When Religion is considered in itself it is allowed to have nothing in it tending to disturbances tumults, or confusion—but on the Contrary every thing that is amiable & lovely & naturally tending to produce the most happy effects on the Lives & manners of man—which was the case with Christianity for ages after its founder left this world—& tis probable from moral causes it ever would have been the case with Religion had the Civil power treated it with the Respect due to so divine a Blessing—

    ’Tis said by this Writer—“That no free Government was ever maintained without some form of Religion” true—but of what benefit is this general proposition? how does it tend to the information of mankind

    Have there not existed many free Governments—among which various kinds of Religion have been patronised? Were these Various Religions, tho perhaps essentially different all true—if not—What is the Consequence? It appears to me that it is necessary to answer these Questions, before we the benefit of the aforegoing proposition can be properly understood—But let us make one proposition, or two more—& examine them together, possibly—they may cast light upon one another—No tyrannical Government was ever maintained without some form of Religion. Is this true or not? if true—of what consequence to mankind? but permit me to make one m[ore] I dont pretend to say that either [of] them are universally true—as there may be exceptions without destroying general principles—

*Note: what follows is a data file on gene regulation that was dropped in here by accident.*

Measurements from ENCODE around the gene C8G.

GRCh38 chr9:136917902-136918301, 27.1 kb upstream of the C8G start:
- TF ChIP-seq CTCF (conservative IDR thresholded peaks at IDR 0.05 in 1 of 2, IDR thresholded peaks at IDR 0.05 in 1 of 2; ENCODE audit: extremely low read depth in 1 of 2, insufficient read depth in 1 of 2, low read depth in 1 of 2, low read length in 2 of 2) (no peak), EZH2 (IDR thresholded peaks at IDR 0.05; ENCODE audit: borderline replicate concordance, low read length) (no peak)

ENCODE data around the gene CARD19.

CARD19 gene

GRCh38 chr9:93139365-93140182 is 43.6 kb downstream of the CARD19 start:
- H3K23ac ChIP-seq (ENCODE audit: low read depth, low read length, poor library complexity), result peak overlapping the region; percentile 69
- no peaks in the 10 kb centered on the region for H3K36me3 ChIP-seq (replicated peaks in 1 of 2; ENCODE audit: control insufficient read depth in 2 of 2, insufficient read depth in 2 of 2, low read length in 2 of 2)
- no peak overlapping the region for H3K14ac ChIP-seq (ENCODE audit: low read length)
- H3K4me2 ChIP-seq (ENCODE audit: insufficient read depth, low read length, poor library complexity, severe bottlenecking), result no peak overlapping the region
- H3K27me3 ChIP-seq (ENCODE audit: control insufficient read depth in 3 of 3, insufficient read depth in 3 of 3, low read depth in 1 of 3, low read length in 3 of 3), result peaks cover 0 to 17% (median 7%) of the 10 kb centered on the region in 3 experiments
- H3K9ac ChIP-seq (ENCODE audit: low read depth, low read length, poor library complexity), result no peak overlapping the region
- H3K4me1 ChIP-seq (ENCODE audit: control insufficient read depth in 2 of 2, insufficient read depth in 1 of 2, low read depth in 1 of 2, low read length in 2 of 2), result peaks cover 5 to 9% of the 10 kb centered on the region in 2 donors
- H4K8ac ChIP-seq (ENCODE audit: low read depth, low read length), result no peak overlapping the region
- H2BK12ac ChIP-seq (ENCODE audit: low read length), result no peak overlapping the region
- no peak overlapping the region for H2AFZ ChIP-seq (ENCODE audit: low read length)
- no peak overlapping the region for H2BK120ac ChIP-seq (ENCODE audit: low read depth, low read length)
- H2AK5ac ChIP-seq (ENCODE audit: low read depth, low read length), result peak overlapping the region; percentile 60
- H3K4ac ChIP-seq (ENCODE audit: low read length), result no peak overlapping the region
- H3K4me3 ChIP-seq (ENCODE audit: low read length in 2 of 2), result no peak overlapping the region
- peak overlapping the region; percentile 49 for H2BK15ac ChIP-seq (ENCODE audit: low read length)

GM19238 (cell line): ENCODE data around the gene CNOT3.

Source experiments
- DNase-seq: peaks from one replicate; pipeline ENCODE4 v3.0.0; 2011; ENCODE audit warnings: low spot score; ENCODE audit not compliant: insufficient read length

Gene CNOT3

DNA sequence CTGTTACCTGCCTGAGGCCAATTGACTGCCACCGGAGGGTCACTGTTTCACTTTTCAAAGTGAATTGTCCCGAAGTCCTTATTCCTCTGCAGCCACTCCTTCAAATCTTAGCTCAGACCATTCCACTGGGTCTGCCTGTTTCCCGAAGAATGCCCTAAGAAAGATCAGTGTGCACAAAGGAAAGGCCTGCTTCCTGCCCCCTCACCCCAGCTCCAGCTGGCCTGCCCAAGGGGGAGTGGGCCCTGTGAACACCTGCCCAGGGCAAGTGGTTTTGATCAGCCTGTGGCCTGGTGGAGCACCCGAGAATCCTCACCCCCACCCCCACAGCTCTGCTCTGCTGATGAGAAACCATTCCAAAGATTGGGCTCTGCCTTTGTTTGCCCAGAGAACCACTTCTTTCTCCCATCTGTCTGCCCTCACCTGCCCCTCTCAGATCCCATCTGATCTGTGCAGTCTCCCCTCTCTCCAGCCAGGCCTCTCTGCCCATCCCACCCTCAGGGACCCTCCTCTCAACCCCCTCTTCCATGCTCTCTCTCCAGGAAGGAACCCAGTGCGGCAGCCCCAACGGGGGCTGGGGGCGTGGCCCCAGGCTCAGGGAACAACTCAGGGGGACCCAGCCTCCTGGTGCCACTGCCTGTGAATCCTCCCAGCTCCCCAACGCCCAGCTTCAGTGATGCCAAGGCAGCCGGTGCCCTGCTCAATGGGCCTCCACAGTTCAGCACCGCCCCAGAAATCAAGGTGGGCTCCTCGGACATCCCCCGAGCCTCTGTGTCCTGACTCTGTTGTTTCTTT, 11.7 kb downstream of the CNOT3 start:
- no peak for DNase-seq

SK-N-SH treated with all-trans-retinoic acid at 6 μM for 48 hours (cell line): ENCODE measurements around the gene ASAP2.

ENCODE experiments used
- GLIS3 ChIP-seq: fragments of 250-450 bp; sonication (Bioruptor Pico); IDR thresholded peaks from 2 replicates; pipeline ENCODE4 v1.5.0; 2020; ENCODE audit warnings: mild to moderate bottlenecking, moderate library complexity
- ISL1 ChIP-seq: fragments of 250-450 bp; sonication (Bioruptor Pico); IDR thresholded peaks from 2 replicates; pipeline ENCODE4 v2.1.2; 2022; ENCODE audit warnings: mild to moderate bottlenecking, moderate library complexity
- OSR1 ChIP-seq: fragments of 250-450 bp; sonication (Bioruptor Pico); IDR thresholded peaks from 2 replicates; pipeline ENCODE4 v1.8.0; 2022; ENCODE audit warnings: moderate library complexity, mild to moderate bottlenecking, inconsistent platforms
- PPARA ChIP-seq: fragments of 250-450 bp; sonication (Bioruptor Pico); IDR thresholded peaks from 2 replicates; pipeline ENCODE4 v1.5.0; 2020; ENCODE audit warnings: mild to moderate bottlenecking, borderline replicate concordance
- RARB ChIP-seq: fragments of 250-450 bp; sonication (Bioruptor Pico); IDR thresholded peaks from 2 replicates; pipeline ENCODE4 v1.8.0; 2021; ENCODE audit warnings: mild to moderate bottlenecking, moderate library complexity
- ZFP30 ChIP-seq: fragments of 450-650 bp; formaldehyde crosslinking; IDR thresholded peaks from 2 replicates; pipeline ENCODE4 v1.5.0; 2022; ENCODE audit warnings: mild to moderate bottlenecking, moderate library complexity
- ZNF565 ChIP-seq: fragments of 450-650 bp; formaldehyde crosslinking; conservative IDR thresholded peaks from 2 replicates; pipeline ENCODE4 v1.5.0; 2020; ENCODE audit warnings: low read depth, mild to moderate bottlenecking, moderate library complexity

Governments are more or less Tyrannical in proportion as the union of Civil & Ecclesiastical powers are more or less perfect—

    But it is of little consequence to know otherwise than to gratify as a matter of Curiosity, the effects other any Religions than the Christian, have had on the Governments where they were patronised—Since this is the Religion looked at in the Constitution of this Government

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    FC:dft, Thacher’s Tracts, v. 12. A modified version of this letter, addressed to “Messieurs PRINTERS,” appeared in the [Maine] Falmouth Gazette of 3 Dec. 1785, with the internal date 22 Nov.; significant variations are footnoted into the text. As with the “One of the People” essay printed below, the manuscript draft was chosen as the source text because it is a primary iteration of GT’s thinking and provides a rare demonstration of how it evolved into his more public newspaper voice.